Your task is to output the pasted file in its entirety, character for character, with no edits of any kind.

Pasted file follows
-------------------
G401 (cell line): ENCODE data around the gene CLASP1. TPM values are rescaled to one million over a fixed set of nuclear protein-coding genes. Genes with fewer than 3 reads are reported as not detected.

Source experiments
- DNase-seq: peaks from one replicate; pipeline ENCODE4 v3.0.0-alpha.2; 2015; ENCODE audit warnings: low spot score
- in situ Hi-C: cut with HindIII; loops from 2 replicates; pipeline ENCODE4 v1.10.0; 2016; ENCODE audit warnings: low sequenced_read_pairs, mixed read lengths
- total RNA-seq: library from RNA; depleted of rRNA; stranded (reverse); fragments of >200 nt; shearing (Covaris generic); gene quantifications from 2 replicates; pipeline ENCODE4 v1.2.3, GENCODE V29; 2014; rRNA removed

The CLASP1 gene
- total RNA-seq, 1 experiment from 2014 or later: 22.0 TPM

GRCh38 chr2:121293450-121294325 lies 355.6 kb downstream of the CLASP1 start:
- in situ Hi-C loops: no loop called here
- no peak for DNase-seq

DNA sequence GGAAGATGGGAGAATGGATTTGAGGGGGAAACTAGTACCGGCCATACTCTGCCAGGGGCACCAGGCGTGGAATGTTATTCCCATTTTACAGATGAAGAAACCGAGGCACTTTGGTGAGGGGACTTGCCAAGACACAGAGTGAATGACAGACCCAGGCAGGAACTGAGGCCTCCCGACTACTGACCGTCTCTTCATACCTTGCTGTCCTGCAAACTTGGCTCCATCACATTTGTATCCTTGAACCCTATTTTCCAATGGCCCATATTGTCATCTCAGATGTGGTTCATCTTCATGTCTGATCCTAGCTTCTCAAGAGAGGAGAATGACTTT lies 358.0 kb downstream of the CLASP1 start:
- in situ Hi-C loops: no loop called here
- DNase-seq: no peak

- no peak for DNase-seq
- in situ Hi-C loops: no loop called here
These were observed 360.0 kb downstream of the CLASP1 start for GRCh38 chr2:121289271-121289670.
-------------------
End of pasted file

G401 (cell line): ENCODE data around the gene CLASP1. TPM values are rescaled to one million over a fixed set of nuclear protein-coding genes. Genes with fewer than 3 reads are reported as not detected.

Source experiments
- DNase-seq: peaks from one replicate; pipeline ENCODE4 v3.0.0-alpha.2; 2015; ENCODE audit warnings: low spot score
- in situ Hi-C: cut with HindIII; loops from 2 replicates; pipeline ENCODE4 v1.10.0; 2016; ENCODE audit warnings: low sequenced_read_pairs, mixed read lengths
- total RNA-seq: library from RNA; depleted of rRNA; stranded (reverse); fragments of >200 nt; shearing (Covaris generic); gene quantifications from 2 replicates; pipeline ENCODE4 v1.2.3, GENCODE V29; 2014; rRNA removed

The CLASP1 gene
- total RNA-seq, 1 experiment from 2014 or later: 22.0 TPM

GRCh38 chr2:121293450-121294325 lies 355.6 kb downstream of the CLASP1 start:
- in situ Hi-C loops: no loop called here
- no peak for DNase-seq

DNA sequence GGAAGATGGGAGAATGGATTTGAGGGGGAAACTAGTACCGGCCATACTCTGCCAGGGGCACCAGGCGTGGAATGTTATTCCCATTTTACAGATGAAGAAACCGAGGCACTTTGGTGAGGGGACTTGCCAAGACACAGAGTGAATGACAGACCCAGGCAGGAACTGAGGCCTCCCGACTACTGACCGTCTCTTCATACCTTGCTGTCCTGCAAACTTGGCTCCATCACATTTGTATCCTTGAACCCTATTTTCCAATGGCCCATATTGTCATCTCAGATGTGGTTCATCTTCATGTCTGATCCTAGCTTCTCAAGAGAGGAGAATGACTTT lies 358.0 kb downstream of the CLASP1 start:
- in situ Hi-C loops: no loop called here
- DNase-seq: no peak

- no peak for DNase-seq
- in situ Hi-C loops: no loop called here
These were observed 360.0 kb downstream of the CLASP1 start for GRCh38 chr2:121289271-121289670.